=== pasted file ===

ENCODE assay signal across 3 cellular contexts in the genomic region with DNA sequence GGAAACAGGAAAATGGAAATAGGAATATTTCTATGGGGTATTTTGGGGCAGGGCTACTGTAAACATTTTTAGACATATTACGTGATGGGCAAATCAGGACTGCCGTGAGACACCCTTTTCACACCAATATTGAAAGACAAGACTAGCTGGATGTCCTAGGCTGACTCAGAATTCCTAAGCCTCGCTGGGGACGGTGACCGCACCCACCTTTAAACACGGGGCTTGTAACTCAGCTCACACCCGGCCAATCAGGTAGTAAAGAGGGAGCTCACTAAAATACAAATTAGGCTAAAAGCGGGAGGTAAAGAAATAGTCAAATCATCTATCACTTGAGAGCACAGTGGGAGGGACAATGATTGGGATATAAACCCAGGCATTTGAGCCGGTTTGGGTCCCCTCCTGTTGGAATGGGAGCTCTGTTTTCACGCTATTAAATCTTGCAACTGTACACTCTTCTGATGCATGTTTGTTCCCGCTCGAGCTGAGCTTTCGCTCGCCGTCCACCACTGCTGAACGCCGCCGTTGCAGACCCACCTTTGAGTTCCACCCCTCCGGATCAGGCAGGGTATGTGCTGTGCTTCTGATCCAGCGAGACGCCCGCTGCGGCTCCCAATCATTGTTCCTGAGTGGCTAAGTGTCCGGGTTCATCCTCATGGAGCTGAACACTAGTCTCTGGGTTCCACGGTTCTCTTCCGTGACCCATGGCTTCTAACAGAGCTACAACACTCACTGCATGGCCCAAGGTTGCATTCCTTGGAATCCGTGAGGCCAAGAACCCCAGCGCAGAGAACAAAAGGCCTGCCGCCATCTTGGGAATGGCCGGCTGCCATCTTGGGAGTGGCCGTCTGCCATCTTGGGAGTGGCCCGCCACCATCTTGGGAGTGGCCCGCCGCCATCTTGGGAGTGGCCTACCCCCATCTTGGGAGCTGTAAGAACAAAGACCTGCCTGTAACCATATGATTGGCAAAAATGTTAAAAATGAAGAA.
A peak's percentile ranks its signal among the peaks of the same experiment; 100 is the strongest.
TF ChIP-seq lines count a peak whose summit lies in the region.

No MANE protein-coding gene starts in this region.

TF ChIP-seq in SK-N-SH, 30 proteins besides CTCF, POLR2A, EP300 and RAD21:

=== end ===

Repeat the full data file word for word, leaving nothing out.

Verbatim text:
ENCODE assay signal across 3 cellular contexts in the genomic region with DNA sequence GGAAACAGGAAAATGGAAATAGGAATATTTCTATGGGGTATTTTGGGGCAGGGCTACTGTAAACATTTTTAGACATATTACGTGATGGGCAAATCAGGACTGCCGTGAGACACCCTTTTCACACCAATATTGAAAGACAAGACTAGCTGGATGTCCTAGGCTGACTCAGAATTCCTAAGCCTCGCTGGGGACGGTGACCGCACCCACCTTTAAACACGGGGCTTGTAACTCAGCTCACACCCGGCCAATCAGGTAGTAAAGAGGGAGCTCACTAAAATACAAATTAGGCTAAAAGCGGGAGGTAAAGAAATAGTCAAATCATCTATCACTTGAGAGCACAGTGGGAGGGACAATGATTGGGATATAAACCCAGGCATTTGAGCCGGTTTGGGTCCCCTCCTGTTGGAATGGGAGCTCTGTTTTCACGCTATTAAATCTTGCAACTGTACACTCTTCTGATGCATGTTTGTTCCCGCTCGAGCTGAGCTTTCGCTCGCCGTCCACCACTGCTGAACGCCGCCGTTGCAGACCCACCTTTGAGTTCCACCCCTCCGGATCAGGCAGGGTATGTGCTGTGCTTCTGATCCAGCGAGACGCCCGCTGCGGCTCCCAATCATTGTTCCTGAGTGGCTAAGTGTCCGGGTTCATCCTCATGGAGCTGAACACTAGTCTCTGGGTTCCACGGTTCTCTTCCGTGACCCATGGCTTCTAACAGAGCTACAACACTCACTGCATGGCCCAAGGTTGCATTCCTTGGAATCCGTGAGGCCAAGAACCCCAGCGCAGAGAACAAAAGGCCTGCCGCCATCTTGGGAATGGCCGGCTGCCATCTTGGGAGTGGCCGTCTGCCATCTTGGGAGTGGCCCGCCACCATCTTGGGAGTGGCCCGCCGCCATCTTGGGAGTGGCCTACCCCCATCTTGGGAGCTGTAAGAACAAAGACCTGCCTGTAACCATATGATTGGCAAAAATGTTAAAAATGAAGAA.
A peak's percentile ranks its signal among the peaks of the same experiment; 100 is the strongest.
TF ChIP-seq lines count a peak whose summit lies in the region.

No MANE protein-coding gene starts in this region.

TF ChIP-seq in SK-N-SH, 30 proteins besides CTCF, POLR2A, EP300 and RAD21: